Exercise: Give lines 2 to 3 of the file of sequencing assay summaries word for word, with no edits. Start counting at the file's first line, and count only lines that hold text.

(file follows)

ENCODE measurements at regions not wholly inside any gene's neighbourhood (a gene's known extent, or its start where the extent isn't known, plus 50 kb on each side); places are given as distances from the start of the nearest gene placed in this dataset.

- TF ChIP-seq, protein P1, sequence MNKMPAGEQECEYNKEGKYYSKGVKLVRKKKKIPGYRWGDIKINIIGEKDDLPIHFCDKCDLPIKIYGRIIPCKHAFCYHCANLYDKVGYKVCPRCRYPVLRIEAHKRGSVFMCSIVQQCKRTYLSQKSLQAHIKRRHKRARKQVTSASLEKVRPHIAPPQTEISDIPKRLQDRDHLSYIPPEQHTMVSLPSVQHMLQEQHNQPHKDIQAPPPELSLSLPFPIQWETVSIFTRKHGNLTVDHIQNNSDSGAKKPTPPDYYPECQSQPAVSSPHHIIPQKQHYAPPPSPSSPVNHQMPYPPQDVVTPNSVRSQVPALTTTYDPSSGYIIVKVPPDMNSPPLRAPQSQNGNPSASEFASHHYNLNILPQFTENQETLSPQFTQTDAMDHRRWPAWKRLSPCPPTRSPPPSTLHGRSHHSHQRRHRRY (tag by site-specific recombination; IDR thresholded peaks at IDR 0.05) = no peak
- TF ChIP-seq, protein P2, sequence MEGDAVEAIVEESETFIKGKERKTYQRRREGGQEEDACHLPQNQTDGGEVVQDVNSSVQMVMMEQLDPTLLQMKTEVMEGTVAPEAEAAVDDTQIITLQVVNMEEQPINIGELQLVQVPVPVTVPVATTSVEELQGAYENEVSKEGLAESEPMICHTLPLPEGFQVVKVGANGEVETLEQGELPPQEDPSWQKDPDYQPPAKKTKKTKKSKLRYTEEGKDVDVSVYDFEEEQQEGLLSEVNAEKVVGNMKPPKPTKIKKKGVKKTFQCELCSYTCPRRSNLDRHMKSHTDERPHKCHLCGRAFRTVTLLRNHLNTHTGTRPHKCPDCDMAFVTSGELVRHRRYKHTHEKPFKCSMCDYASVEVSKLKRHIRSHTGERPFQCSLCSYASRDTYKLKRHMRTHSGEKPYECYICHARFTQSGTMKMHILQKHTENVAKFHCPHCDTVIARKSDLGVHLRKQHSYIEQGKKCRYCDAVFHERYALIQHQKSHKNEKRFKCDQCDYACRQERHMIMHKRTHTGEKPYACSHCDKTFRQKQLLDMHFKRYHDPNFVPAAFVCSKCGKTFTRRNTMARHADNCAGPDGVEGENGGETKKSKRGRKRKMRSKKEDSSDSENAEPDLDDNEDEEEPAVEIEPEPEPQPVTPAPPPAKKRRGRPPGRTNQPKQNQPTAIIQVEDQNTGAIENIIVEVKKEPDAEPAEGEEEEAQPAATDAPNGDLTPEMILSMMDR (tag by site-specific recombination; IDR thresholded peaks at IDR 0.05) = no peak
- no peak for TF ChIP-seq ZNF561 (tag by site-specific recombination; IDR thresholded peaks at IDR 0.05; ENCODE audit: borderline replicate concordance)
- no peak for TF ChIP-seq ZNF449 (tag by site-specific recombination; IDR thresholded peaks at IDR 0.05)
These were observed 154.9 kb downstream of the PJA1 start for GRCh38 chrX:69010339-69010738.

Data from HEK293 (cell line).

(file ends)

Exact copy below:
- TF ChIP-seq, protein P1, sequence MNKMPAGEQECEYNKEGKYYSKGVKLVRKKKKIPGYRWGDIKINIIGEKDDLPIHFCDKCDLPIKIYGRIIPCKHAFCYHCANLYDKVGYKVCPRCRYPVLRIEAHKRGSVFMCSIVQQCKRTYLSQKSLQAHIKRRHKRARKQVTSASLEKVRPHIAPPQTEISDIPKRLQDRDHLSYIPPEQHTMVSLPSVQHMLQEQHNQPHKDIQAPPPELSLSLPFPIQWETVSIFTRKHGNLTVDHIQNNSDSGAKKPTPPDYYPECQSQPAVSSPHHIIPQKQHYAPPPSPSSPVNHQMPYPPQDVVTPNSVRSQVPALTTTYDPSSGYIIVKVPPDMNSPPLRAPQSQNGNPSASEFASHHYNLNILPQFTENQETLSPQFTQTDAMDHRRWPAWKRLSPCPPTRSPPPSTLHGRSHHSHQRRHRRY (tag by site-specific recombination; IDR thresholded peaks at IDR 0.05) = no peak
- TF ChIP-seq, protein P2, sequence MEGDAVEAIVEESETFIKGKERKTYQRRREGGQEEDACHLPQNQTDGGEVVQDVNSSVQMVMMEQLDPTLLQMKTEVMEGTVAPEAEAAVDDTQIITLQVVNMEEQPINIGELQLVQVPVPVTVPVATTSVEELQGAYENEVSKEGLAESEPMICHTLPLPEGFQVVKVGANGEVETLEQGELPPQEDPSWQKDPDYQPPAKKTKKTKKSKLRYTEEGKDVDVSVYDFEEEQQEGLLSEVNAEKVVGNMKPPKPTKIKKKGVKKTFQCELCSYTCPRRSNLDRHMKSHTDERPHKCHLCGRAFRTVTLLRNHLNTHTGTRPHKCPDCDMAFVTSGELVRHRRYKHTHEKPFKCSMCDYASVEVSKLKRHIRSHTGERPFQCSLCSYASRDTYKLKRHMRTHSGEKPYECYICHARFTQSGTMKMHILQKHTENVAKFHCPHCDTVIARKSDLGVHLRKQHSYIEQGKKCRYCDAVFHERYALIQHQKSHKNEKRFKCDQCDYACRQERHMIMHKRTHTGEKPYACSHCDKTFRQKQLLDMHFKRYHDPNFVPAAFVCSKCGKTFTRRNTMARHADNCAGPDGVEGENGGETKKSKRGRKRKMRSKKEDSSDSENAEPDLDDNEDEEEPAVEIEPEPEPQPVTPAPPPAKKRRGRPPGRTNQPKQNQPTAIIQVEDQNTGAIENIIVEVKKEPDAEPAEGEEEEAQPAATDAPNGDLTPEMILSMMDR (tag by site-specific recombination; IDR thresholded peaks at IDR 0.05) = no peak